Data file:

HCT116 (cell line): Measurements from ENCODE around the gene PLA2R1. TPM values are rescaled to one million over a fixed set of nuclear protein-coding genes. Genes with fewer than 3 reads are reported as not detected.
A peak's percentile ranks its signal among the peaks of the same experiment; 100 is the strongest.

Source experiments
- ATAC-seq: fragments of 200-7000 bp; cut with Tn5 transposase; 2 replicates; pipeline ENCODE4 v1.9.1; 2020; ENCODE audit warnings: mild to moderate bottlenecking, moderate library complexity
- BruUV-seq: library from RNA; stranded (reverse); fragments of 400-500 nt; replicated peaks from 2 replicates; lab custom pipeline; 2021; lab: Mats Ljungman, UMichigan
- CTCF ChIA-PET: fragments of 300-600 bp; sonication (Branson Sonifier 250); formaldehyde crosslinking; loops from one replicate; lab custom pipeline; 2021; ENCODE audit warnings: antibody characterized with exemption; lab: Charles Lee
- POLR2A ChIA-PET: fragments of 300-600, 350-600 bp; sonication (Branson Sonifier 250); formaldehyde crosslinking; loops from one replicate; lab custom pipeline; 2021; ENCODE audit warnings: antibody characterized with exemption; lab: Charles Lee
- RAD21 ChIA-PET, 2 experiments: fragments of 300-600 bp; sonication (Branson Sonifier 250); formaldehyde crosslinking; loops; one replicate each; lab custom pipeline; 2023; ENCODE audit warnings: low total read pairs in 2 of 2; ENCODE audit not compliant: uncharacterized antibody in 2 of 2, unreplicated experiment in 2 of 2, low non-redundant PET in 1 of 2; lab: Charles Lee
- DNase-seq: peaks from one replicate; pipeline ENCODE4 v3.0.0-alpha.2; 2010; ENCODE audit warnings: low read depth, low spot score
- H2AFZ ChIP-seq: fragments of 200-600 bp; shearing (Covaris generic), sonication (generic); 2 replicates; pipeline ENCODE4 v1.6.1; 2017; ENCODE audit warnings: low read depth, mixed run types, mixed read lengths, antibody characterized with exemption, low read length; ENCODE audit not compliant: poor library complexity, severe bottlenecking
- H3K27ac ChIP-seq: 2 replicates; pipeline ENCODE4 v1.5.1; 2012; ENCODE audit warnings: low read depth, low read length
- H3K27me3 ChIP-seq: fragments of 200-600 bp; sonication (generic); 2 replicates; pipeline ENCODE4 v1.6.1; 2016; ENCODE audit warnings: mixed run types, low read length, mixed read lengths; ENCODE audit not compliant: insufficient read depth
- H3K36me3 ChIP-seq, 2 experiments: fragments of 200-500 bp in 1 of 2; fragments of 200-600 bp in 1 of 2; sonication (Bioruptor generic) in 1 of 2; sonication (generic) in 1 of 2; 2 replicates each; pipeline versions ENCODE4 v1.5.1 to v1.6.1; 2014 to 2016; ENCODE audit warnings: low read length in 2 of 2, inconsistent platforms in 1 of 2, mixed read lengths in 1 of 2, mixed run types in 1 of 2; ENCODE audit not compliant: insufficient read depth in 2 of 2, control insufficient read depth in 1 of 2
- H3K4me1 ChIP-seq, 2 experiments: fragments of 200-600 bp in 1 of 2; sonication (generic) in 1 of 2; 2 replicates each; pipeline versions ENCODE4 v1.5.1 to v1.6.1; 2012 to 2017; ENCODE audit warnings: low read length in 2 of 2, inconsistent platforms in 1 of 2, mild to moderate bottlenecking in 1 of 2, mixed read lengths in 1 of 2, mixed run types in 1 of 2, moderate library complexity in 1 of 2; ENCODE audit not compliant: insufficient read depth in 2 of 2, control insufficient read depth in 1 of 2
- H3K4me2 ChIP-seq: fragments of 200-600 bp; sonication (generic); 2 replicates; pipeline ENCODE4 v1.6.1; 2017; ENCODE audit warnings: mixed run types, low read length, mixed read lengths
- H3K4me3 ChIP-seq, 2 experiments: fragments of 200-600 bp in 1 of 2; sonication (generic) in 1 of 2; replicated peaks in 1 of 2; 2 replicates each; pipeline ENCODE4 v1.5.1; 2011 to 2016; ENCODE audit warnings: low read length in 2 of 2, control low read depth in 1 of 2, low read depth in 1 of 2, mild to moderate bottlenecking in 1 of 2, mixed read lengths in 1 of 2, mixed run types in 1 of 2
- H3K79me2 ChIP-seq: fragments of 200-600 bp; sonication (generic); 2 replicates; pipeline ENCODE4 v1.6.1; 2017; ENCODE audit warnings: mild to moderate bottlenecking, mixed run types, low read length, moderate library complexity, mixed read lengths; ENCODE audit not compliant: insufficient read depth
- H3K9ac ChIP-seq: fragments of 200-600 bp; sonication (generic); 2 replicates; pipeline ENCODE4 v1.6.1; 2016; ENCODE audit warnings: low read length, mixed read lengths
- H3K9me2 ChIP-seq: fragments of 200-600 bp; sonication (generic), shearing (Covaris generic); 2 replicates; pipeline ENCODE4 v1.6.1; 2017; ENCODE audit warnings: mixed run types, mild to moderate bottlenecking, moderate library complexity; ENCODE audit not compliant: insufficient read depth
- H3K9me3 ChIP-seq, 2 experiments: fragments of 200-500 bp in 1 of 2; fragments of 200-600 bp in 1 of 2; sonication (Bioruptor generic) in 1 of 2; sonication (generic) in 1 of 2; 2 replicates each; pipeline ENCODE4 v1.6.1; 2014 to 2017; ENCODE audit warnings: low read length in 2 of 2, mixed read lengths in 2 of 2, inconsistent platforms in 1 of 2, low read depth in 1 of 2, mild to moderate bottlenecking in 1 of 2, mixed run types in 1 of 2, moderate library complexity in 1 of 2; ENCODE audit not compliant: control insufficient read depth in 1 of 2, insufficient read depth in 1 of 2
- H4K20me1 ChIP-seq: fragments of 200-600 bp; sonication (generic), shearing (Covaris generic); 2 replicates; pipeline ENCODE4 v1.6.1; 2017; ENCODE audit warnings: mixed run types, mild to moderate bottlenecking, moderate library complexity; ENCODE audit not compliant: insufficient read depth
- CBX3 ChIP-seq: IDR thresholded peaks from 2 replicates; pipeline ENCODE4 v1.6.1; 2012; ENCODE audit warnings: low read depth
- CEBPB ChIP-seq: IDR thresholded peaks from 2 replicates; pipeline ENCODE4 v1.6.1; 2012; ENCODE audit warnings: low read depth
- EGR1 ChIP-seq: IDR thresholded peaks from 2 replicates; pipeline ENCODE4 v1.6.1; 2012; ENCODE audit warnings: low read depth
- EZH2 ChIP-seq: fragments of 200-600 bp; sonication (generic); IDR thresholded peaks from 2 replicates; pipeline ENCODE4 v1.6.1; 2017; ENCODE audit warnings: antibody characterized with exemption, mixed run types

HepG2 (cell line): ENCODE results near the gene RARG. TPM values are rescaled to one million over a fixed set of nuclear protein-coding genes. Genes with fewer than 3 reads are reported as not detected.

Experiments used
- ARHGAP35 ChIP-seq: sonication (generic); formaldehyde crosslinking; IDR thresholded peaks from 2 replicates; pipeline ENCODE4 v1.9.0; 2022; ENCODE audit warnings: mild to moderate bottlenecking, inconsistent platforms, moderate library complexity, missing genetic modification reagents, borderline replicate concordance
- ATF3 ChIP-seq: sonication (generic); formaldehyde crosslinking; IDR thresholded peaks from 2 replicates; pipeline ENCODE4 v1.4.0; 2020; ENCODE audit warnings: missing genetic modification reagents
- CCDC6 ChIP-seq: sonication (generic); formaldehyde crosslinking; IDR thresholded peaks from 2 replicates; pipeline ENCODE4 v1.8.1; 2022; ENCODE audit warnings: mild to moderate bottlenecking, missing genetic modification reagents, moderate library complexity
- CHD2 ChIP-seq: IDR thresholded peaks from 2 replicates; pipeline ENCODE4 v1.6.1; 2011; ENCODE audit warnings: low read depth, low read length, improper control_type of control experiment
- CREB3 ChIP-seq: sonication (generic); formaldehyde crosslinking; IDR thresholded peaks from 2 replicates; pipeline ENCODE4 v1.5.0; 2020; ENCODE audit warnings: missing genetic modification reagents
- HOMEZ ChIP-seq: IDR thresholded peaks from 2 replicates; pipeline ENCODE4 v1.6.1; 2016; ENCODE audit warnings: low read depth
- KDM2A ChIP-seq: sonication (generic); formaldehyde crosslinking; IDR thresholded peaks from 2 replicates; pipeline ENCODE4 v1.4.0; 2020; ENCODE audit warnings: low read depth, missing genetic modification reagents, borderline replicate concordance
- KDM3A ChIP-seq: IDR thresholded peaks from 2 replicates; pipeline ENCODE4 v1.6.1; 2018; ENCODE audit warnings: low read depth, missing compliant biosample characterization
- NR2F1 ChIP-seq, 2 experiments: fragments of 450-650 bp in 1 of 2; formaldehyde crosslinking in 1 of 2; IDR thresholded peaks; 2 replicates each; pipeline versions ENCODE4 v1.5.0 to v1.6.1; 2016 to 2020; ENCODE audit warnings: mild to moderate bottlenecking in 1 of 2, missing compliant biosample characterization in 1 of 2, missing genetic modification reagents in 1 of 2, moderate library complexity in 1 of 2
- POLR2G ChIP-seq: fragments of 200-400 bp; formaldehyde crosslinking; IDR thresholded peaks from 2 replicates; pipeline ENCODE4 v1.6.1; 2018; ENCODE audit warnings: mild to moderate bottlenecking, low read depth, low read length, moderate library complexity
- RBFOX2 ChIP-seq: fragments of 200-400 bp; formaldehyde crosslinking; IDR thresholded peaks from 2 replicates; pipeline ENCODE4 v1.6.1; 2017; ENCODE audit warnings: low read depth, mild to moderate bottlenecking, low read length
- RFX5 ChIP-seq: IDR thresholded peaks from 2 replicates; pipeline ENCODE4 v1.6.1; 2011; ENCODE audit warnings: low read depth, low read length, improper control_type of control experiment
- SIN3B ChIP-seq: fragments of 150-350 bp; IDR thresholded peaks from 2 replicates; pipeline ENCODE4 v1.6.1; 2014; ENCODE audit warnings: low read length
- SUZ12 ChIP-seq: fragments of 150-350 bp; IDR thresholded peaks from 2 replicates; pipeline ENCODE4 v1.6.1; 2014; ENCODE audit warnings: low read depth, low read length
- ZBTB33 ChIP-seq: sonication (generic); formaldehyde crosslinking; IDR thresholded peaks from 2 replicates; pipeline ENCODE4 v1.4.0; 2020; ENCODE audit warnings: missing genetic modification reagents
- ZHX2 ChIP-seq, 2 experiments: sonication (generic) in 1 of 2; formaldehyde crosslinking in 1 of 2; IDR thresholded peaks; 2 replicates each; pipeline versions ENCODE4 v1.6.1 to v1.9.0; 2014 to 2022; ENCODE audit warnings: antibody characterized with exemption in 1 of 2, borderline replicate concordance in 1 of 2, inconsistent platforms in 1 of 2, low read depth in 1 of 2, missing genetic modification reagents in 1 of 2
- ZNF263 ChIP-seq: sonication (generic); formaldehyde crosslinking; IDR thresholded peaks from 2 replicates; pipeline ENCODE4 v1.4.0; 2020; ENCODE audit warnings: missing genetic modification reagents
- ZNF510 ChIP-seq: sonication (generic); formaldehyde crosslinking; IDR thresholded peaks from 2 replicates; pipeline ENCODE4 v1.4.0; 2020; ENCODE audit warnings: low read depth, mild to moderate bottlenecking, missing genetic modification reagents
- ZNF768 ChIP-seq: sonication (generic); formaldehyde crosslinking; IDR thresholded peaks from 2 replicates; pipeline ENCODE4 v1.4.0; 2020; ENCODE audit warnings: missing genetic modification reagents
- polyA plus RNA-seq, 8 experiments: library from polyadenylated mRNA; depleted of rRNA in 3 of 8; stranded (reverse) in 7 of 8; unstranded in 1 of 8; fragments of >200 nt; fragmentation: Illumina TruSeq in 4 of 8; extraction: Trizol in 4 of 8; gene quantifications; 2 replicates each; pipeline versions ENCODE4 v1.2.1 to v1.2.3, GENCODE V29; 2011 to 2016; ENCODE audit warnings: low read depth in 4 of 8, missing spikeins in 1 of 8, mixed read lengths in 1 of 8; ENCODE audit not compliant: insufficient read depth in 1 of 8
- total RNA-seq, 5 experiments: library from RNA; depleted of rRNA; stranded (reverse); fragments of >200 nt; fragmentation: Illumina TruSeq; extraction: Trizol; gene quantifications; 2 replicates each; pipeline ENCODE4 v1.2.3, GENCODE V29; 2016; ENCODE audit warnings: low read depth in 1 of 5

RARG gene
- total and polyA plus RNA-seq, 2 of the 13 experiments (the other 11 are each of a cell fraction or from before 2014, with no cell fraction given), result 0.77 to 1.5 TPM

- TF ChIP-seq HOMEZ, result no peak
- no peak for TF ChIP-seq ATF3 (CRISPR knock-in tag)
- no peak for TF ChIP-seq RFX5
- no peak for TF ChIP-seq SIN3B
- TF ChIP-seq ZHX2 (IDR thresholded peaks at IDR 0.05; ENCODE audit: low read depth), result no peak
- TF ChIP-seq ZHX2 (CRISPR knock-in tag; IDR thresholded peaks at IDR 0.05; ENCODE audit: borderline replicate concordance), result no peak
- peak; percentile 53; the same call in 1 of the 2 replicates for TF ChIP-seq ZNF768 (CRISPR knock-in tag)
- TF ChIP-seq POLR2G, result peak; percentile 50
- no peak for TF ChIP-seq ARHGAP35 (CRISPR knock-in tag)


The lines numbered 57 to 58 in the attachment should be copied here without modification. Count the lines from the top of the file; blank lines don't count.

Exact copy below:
- peak; percentile 53; the same call in 1 of the 2 replicates for TF ChIP-seq ZNF768 (CRISPR knock-in tag)
- TF ChIP-seq POLR2G, result peak; percentile 50